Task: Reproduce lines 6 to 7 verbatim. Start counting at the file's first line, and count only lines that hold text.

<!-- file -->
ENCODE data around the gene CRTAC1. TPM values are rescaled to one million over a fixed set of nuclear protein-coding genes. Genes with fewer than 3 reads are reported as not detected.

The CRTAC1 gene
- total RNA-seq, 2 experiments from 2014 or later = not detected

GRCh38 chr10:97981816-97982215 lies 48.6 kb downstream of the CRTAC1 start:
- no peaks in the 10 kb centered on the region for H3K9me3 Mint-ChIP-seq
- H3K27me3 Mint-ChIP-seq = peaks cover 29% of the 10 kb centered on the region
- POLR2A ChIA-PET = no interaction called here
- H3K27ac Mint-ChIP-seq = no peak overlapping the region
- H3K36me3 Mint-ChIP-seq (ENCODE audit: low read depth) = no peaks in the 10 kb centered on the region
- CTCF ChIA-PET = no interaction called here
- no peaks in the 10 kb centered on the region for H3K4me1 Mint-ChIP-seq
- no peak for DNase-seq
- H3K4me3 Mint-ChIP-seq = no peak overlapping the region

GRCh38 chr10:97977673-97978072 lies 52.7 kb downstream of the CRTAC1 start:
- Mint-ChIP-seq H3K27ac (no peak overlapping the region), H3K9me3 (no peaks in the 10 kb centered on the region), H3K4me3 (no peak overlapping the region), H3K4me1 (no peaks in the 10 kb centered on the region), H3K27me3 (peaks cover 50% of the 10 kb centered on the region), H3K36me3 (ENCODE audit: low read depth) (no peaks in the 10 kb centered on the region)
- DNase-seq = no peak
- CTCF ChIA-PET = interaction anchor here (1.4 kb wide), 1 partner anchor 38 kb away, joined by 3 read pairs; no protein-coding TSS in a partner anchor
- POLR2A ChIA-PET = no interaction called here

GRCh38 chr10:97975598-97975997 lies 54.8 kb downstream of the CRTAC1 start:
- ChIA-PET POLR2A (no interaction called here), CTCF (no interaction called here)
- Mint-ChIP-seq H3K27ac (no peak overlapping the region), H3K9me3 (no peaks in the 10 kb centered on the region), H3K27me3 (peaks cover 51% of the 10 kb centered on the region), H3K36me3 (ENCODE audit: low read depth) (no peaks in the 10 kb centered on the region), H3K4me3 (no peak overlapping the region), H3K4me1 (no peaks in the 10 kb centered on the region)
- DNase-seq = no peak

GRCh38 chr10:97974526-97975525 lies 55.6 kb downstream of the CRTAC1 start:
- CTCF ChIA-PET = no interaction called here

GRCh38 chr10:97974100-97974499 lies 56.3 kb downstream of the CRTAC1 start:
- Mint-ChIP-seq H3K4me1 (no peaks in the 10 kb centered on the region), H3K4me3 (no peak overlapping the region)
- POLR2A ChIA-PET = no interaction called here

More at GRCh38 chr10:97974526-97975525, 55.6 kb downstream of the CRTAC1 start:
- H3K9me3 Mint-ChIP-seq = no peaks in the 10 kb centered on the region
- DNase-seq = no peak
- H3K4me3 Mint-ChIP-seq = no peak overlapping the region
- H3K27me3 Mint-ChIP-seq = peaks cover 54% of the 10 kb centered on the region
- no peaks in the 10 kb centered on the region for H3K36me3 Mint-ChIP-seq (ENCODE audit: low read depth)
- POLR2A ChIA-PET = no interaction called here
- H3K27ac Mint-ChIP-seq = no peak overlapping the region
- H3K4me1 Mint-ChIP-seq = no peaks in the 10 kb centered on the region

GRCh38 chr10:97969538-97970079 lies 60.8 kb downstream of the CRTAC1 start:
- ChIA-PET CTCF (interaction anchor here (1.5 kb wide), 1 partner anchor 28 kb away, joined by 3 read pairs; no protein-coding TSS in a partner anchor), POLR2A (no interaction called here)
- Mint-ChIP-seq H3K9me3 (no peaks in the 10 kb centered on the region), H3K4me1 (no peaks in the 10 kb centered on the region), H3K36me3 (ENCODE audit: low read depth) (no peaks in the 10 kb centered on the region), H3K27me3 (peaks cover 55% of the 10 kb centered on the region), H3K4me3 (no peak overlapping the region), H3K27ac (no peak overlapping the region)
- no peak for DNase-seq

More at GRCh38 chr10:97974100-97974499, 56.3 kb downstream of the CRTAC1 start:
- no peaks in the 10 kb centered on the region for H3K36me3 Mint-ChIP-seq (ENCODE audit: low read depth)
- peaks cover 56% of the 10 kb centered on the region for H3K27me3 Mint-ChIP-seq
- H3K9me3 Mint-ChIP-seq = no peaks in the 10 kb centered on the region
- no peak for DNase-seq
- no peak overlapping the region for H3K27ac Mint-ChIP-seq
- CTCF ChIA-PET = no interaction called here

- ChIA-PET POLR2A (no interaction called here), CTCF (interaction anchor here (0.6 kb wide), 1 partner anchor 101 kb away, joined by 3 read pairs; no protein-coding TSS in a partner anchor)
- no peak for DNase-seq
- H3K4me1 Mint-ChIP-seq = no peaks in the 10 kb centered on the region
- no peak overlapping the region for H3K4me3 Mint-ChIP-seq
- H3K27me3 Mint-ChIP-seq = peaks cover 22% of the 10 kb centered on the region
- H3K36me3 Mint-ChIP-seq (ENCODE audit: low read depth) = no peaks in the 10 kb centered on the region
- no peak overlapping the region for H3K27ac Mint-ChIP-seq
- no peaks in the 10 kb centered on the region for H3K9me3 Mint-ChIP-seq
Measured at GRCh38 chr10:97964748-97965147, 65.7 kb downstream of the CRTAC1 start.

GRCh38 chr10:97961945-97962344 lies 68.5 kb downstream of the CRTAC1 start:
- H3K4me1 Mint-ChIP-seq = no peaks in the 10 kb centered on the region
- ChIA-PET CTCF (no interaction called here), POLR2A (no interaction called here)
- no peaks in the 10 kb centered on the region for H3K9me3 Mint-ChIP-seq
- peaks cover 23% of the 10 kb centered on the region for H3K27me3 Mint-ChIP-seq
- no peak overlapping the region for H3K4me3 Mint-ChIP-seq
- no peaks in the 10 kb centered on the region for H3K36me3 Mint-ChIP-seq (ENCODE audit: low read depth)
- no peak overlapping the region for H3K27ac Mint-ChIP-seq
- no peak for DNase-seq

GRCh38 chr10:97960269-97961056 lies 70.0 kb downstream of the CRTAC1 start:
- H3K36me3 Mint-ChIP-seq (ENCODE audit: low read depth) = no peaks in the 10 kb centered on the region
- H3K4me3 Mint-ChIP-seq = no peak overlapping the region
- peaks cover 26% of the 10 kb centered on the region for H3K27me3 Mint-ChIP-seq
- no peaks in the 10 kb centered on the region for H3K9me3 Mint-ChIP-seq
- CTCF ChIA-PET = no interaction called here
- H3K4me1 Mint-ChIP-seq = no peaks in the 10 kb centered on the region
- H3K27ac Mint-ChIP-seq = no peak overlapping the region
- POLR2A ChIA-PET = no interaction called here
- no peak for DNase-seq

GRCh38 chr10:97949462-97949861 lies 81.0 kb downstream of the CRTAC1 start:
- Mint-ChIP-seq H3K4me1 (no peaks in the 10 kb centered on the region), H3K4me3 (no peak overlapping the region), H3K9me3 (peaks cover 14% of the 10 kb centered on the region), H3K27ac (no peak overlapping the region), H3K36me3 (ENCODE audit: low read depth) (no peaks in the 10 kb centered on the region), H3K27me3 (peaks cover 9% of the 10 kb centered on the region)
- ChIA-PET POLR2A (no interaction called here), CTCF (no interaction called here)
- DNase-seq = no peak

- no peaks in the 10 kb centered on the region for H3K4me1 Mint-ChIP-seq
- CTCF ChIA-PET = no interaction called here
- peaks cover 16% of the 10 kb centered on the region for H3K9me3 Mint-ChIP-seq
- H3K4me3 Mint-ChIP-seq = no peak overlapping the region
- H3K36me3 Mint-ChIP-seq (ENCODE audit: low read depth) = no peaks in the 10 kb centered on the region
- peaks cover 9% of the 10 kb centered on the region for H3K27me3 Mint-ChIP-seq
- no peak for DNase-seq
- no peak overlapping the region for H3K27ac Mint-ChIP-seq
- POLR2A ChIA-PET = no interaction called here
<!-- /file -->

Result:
- H3K27me3 Mint-ChIP-seq = peaks cover 29% of the 10 kb centered on the region
- POLR2A ChIA-PET = no interaction called here